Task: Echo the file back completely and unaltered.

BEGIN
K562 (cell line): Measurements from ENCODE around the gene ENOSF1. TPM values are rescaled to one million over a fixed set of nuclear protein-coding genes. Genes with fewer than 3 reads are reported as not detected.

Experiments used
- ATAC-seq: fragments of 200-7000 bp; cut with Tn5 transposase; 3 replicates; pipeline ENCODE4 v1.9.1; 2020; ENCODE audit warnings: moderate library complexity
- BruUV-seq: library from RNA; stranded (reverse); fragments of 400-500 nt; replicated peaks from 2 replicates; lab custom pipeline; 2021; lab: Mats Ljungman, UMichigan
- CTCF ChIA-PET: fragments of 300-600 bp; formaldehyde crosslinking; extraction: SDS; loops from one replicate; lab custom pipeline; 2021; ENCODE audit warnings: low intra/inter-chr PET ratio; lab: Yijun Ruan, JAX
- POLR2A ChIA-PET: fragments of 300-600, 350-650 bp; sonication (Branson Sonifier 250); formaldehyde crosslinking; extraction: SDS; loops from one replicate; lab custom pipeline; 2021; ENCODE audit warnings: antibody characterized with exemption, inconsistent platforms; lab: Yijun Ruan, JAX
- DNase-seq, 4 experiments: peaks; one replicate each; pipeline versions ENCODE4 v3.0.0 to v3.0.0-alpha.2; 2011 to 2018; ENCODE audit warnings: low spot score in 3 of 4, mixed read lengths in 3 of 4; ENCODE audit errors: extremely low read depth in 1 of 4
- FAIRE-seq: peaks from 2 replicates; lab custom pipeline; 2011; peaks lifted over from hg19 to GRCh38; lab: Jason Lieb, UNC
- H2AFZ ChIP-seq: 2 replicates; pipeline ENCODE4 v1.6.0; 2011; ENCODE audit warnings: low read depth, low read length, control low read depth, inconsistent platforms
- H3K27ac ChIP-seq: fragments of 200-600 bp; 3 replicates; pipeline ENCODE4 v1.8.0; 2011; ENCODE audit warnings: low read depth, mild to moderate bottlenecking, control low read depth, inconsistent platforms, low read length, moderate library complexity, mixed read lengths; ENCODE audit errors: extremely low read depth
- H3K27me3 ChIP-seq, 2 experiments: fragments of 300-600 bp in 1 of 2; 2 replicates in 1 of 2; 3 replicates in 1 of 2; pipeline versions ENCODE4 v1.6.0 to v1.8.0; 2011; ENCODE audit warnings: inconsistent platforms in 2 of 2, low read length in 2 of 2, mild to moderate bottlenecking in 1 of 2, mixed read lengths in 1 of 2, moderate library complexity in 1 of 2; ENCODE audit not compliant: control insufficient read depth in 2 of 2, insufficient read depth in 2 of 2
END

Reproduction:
K562 (cell line): Measurements from ENCODE around the gene ENOSF1. TPM values are rescaled to one million over a fixed set of nuclear protein-coding genes. Genes with fewer than 3 reads are reported as not detected.

Experiments used
- ATAC-seq: fragments of 200-7000 bp; cut with Tn5 transposase; 3 replicates; pipeline ENCODE4 v1.9.1; 2020; ENCODE audit warnings: moderate library complexity
- BruUV-seq: library from RNA; stranded (reverse); fragments of 400-500 nt; replicated peaks from 2 replicates; lab custom pipeline; 2021; lab: Mats Ljungman, UMichigan
- CTCF ChIA-PET: fragments of 300-600 bp; formaldehyde crosslinking; extraction: SDS; loops from one replicate; lab custom pipeline; 2021; ENCODE audit warnings: low intra/inter-chr PET ratio; lab: Yijun Ruan, JAX
- POLR2A ChIA-PET: fragments of 300-600, 350-650 bp; sonication (Branson Sonifier 250); formaldehyde crosslinking; extraction: SDS; loops from one replicate; lab custom pipeline; 2021; ENCODE audit warnings: antibody characterized with exemption, inconsistent platforms; lab: Yijun Ruan, JAX
- DNase-seq, 4 experiments: peaks; one replicate each; pipeline versions ENCODE4 v3.0.0 to v3.0.0-alpha.2; 2011 to 2018; ENCODE audit warnings: low spot score in 3 of 4, mixed read lengths in 3 of 4; ENCODE audit errors: extremely low read depth in 1 of 4
- FAIRE-seq: peaks from 2 replicates; lab custom pipeline; 2011; peaks lifted over from hg19 to GRCh38; lab: Jason Lieb, UNC
- H2AFZ ChIP-seq: 2 replicates; pipeline ENCODE4 v1.6.0; 2011; ENCODE audit warnings: low read depth, low read length, control low read depth, inconsistent platforms
- H3K27ac ChIP-seq: fragments of 200-600 bp; 3 replicates; pipeline ENCODE4 v1.8.0; 2011; ENCODE audit warnings: low read depth, mild to moderate bottlenecking, control low read depth, inconsistent platforms, low read length, moderate library complexity, mixed read lengths; ENCODE audit errors: extremely low read depth
- H3K27me3 ChIP-seq, 2 experiments: fragments of 300-600 bp in 1 of 2; 2 replicates in 1 of 2; 3 replicates in 1 of 2; pipeline versions ENCODE4 v1.6.0 to v1.8.0; 2011; ENCODE audit warnings: inconsistent platforms in 2 of 2, low read length in 2 of 2, mild to moderate bottlenecking in 1 of 2, mixed read lengths in 1 of 2, moderate library complexity in 1 of 2; ENCODE audit not compliant: control insufficient read depth in 2 of 2, insufficient read depth in 2 of 2